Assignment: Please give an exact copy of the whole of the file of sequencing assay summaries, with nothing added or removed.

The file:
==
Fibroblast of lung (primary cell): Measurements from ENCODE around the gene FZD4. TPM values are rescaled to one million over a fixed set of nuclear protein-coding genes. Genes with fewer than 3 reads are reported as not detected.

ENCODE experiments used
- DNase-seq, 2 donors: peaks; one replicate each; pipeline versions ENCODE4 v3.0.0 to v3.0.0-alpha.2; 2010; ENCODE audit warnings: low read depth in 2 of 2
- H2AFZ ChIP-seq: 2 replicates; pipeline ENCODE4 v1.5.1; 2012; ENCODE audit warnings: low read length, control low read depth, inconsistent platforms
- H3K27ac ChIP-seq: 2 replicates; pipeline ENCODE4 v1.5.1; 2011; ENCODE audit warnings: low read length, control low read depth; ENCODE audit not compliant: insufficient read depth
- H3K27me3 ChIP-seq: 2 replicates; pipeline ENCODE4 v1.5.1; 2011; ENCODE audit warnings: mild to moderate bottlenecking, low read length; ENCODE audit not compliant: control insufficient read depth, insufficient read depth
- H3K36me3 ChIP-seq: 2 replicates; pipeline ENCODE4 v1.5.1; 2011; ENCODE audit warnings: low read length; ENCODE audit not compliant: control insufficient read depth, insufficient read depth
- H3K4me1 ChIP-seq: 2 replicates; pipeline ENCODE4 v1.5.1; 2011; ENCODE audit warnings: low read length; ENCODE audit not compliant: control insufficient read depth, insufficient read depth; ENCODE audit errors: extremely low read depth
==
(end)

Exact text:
Fibroblast of lung (primary cell): Measurements from ENCODE around the gene FZD4. TPM values are rescaled to one million over a fixed set of nuclear protein-coding genes. Genes with fewer than 3 reads are reported as not detected.

ENCODE experiments used
- DNase-seq, 2 donors: peaks; one replicate each; pipeline versions ENCODE4 v3.0.0 to v3.0.0-alpha.2; 2010; ENCODE audit warnings: low read depth in 2 of 2
- H2AFZ ChIP-seq: 2 replicates; pipeline ENCODE4 v1.5.1; 2012; ENCODE audit warnings: low read length, control low read depth, inconsistent platforms
- H3K27ac ChIP-seq: 2 replicates; pipeline ENCODE4 v1.5.1; 2011; ENCODE audit warnings: low read length, control low read depth; ENCODE audit not compliant: insufficient read depth
- H3K27me3 ChIP-seq: 2 replicates; pipeline ENCODE4 v1.5.1; 2011; ENCODE audit warnings: mild to moderate bottlenecking, low read length; ENCODE audit not compliant: control insufficient read depth, insufficient read depth
- H3K36me3 ChIP-seq: 2 replicates; pipeline ENCODE4 v1.5.1; 2011; ENCODE audit warnings: low read length; ENCODE audit not compliant: control insufficient read depth, insufficient read depth
- H3K4me1 ChIP-seq: 2 replicates; pipeline ENCODE4 v1.5.1; 2011; ENCODE audit warnings: low read length; ENCODE audit not compliant: control insufficient read depth, insufficient read depth; ENCODE audit errors: extremely low read depth